Mikheil Saakashvili, the exiled former president of Georgia, is set to return to frontline politics in Ukraine having been nominated by the country’s president, Volodymyr Zelensky, as deputy prime minister in charge of reform.
“It is a great honour for me to receive this invitation from President Zelensky to become a vice premiere,” wrote Mr Saakashvili on Facebook. “I hope to be a reliable team member and to do something useful for the people of Ukraine.”
Mr Zelensky’s office confirmed the nomination in a statement, saying, “Mikheil Saakashvili is well-known in the international arena and has already demonstrated the experience of successful implementation of reforms. President Zelensky believes that Mr Saakashvili has the potential to support the government of Ukraine and invited him to share his views and developments with the government and parliament of Ukraine.”
The appointment of Mr Saakashvili, set to be confirmed on April 24 by Ukraine’s parliament, in which Mr Zelensky’s party has a comfortable majority, marks a spectacular rehabilitation for the ex-Georgian leader who was given Ukrainian citizenship in 2015 and installed as a regional governor before falling out with then president Petro Poroshenko. He was then expelled from the country, moving first to Poland and later to the Netherlands.
Ariana Gic, an analyst focused on Ukraine, says that the appointment of Saakashvili is a crisis management measure to address Mr Zelensky’s drastic drop in ratings after his first year as president.
“Zelensky’s reputation has been severely damaged by his obvious ties to Ukrainian oligarchs, the growing influence of members of the pro-Russian Yanukovych regime, the compromised connections he and his entourage have to Russia, as well as dangerous concessions made to Vladimir Putin, damaging Ukraine’s sovereignty and independence,” she tells Emerging Europe. “Zelensky needs another showman to revive the ‘reformist’ facade of his administration to repair the damage done in the last year, to divert the attention of Ukrainians from the mismanagement of the Covid-19 pandemic, and, most critically, the extremely troubling Russia-friendly policies pursued by his administration.”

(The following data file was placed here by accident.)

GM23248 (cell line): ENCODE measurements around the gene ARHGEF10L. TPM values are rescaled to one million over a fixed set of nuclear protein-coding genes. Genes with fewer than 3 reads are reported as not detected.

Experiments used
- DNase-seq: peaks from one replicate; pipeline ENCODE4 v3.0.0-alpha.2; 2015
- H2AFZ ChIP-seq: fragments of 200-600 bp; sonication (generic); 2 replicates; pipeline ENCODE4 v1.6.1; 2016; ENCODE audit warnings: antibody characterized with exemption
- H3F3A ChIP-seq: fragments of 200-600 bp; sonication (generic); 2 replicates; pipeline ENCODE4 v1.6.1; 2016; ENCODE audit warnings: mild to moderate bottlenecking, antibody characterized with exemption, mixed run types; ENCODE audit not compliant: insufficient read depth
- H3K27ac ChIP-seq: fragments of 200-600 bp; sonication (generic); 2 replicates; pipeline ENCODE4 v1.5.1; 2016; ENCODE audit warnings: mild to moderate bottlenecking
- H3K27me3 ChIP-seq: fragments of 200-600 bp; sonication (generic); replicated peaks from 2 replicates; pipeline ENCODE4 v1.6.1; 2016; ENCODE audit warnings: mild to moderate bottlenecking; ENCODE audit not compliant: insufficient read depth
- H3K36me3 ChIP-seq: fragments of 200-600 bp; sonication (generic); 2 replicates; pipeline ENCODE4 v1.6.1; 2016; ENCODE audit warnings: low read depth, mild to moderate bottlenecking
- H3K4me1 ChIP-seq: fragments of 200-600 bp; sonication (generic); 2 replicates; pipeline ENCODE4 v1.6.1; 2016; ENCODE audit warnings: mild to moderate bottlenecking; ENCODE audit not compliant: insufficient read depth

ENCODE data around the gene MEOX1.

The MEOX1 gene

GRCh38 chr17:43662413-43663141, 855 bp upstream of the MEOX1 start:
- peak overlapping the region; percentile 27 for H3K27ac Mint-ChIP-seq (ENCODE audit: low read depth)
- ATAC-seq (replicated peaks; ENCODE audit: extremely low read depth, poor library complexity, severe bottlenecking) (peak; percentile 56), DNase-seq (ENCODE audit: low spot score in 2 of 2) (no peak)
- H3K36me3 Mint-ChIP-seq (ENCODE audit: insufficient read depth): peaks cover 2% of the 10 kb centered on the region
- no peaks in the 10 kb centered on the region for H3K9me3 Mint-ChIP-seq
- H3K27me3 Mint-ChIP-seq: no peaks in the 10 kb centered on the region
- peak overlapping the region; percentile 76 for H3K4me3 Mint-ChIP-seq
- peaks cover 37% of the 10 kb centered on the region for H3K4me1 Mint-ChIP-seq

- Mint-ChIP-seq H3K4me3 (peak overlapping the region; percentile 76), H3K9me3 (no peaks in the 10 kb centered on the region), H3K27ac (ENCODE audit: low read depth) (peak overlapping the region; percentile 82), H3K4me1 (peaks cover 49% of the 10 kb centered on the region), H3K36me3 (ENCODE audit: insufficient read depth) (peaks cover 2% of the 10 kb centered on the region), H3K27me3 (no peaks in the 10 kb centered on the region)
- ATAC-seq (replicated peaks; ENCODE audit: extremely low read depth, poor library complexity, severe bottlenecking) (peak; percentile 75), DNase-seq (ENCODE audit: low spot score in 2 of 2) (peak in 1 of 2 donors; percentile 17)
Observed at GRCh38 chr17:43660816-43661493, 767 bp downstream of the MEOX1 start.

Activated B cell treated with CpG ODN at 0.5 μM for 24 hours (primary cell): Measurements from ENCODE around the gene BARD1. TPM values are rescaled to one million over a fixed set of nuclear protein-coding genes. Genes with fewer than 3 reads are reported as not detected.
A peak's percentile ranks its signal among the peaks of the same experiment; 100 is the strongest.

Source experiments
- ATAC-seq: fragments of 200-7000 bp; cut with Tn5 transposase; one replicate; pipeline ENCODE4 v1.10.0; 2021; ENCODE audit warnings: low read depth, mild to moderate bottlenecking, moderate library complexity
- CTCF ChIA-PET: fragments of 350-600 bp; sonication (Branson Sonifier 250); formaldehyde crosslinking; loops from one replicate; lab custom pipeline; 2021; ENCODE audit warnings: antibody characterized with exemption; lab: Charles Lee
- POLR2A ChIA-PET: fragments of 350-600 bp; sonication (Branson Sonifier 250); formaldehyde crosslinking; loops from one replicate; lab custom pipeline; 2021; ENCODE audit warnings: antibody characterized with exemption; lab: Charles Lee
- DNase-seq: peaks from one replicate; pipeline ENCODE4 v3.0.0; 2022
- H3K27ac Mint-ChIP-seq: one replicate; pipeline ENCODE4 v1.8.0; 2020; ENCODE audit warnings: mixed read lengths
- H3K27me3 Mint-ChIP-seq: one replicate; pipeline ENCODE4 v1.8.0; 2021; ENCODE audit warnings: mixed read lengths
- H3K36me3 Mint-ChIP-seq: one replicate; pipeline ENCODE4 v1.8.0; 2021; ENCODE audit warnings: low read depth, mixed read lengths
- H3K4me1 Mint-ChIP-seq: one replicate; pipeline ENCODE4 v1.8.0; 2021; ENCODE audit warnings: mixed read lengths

A political maverick, Mr Saakashvili first rose to prominence in Georgia during the so-called Rose Revolution of 2003, and was elected president of the country in January 2004 after erstwhile president Eduard Shevardnadze resigned following mass popular protests. He was re-elected to a second term in 2008, and was widely regarded as a pro-NATO and pro-EU leader who spearheaded a series of political and economic reforms, many of which have indeed born fruit, making Georgia one of the most business-friendly countries in emerging Europe.
However, barred by the Georgian constitution from seeking a third term in office, Mr Saakashvili left Georgia under something of a cloud in 2013. Shortly afterwards he was indicted on a number of corruption charges, which he has always claimed are politically motivated.
Following his departure from Georgia Mr Saakashvili moved to Ukraine, where he was a vocal supporter of the Euromaidan movement which overthrew the staunchly pro-Russian president Viktor Yanukovych.
In May 2015, Ukrainian President Petro Poroshenko appointed Saakashvili governor of the Odesa Region. He was also granted Ukrainian citizenship, which – due to restrictions on dual nationality – led to him being subsequently stripped of his Georgian passport. Mr Saakashvili’s relationship with Mr Poroshenko quickly soured, however, and in November 2016 Mr Saakashvili resigned as Odesa governor, blaming the president for enabling corruption in Odesa and in Ukraine as a whole.
Mr Saakashvili then declared that he intended to set up an opposition movement and led street protests against Mr Poroshenko. He was quickly stripped of his Ukrainian passport and left stateless. A game of cat-and-mouse began, with the Ukrainian authorities attempting to arrest the former Georgian president a number of times.
On one occasion, in December 2017, Mr Saakashvili was indeed arrested, only to be released soon afterwards when his supporters surrounded the police van transporting him to a detention centre.
President Zelensky restored Mr Saakashvili’s Ukrainian citizenship in May of last year.
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